Krepon 4 (Michael – Politics prof @ Virginia U, Nov. 2004, http://www.armscontrol.org/act/2004_11/Krepon) JPG
Weaponizing space would poison relations with China and Russia, whose help is essential to stop and reverse proliferation. ASAT weapon tests and deployments would surely reinforce Russia’s hair-trigger nuclear posture, and China would likely feel compelled to alter its relaxed nuclear posture, which would then have negative repercussions on India and Pakistan. The Bush administration’s plans would also further alienate America’s friends and allies, which, with the possible exception of Israel, strongly oppose the weaponization of space.The fabric of international controls over weapons of mass destruction, which is being severely challenged by Iran’s andNorth Korea’s nuclear ambitions, could rip apart if the Bushadministration’s interest in testing space and nuclear weapons is realized. Space race kills relations with Russia and China – causes space and terrestrial prolif
Clary and Krepon 3 (Christopher Clary – south asian defense specialist @ Council on Foreign Relations, and Michael Krepon – Politics prof @ Virginia U, 4/2/3, http://www.stimson.org/images/uploads/research-pdfs/spacefront.pdf) JPG
The likely consequences of a dynamic, but uneven, spacewarfare competition are not hard to envision. Potential adversaries are likely to perceive American initiatives to weaponize space as adjuncts to a U.S. military doctrine of preemption and preventive war. Depending on the scope and nature of U.S. space warfare preparations, theycould also add to Chinese and Russian concerns over the viability of their nuclear deterrents.U.S. initiatives to extend military dominance into space are therefore likely to raise tensions and impact negatively on U.S.-China and U.S.-Russia relations at a time whenbilateral relationshave some promising, but tenuous, elements. Cooperative relations with both countries will be needed to successfully combatproliferation, but Moscow and Beijing are unlikely totender such cooperationif they perceive that U.S. strategic objectives include the negationof their deterrents. Under these circumstances, proliferation of weapons in space would be accompanied by terrestrial proliferation. Developing nuclear propulsion causes a space race with Russia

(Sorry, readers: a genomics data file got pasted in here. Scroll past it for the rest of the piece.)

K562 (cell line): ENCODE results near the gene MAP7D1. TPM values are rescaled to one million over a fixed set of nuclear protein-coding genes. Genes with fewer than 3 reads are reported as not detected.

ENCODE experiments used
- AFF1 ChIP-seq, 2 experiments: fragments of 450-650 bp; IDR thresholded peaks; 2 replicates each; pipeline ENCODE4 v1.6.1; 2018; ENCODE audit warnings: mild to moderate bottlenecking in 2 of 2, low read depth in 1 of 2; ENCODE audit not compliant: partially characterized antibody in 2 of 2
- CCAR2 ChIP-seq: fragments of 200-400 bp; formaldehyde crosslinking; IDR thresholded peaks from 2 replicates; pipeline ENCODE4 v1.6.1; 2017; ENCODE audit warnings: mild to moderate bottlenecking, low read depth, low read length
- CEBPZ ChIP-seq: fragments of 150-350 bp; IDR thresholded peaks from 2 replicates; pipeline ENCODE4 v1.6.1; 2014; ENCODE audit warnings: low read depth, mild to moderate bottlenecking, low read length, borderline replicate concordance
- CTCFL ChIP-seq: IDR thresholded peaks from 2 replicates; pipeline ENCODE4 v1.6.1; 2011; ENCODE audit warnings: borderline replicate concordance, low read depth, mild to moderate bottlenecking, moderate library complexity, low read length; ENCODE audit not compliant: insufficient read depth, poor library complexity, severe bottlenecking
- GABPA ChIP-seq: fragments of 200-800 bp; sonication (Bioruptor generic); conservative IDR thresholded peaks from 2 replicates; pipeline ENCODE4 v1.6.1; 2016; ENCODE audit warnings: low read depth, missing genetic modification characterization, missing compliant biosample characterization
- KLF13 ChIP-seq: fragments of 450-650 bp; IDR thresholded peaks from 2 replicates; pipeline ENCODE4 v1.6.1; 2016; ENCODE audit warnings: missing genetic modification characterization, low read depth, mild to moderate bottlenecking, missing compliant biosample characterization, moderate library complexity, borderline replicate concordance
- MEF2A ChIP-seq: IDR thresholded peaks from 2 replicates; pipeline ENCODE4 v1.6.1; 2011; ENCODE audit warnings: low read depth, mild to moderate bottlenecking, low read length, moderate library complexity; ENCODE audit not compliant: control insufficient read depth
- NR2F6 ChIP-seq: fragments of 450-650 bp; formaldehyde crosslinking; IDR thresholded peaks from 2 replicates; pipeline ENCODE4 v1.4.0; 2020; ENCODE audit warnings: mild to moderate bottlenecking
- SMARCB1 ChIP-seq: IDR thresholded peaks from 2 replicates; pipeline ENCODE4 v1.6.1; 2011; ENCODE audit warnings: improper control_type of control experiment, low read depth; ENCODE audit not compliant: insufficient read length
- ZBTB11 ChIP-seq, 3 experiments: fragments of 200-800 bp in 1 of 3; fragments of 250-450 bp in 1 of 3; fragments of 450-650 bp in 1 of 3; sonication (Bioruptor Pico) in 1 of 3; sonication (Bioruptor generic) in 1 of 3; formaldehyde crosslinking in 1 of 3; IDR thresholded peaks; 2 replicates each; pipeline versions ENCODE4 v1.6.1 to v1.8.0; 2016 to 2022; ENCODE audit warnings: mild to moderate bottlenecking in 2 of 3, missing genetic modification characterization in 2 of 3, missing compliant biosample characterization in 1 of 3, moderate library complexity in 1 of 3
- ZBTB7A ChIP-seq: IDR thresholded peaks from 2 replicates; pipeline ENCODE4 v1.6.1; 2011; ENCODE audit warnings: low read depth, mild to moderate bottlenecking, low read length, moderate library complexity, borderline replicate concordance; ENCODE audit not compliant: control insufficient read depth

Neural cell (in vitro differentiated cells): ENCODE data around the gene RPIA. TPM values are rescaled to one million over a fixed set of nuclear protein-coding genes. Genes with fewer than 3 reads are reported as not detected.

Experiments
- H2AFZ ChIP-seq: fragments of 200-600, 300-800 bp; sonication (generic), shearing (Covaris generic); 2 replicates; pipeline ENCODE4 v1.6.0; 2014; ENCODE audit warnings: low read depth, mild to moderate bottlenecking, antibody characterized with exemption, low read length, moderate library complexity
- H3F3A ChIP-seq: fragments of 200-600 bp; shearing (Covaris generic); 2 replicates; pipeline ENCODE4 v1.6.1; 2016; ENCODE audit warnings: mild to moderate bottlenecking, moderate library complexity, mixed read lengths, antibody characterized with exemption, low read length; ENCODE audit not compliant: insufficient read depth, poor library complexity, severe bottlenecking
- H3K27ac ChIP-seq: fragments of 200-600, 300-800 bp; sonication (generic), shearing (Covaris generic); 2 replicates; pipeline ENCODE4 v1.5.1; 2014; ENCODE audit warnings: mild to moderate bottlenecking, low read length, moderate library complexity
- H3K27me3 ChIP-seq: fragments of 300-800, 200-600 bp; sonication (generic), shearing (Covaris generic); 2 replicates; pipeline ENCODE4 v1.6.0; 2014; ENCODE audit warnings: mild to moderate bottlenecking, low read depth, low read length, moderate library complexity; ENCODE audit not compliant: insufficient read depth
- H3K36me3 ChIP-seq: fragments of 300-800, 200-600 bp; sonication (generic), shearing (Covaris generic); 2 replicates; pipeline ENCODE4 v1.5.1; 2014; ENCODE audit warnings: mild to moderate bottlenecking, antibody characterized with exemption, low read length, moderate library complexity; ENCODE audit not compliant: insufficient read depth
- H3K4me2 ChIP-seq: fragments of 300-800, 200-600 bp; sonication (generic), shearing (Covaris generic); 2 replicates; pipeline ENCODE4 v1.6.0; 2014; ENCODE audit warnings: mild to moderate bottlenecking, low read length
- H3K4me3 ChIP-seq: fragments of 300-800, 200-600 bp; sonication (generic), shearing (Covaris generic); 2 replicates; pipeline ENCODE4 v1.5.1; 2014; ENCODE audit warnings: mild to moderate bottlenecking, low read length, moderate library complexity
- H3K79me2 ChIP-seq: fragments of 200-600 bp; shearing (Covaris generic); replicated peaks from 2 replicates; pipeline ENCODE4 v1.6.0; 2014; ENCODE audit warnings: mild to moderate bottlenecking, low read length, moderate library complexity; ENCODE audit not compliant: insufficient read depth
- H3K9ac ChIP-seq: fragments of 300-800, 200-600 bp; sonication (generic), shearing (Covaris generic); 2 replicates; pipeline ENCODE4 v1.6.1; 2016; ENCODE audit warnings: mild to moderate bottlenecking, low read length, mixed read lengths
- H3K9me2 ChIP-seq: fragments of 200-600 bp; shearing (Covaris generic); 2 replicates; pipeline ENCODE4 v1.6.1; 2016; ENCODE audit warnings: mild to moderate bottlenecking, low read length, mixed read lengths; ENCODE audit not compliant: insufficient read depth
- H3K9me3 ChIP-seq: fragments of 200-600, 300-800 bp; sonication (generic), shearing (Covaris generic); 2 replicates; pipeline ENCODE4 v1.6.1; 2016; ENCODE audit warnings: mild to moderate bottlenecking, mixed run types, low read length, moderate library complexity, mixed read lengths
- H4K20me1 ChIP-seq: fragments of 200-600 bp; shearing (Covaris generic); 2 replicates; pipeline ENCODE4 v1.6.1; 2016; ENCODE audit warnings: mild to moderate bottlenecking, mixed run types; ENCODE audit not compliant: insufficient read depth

Russia is preparing to develop a nuclear-propelled spacecraft to maintain a competitive edge in the global space race, officials said. Nearly $17 million has been earmarked for research this year by Rosatom, the state nuclear corporation, and Roscosmos, the Russian space agency, RIA Novosti reported Monday. The design stage is to be completed by 2012 and at least another $580 million would be needed for further development in the coming decade, Roscosmos chief Anatoly Perminov said. Nuclear-propelled space ships could be used for flights to Mars and other planets and to establish a permanent base on the moon, something Russia's space industry is incapable of now, Perminov said. Nuclear propulsion and its high energy efficiency is key to maintaining a competitive edge in the space race, he said.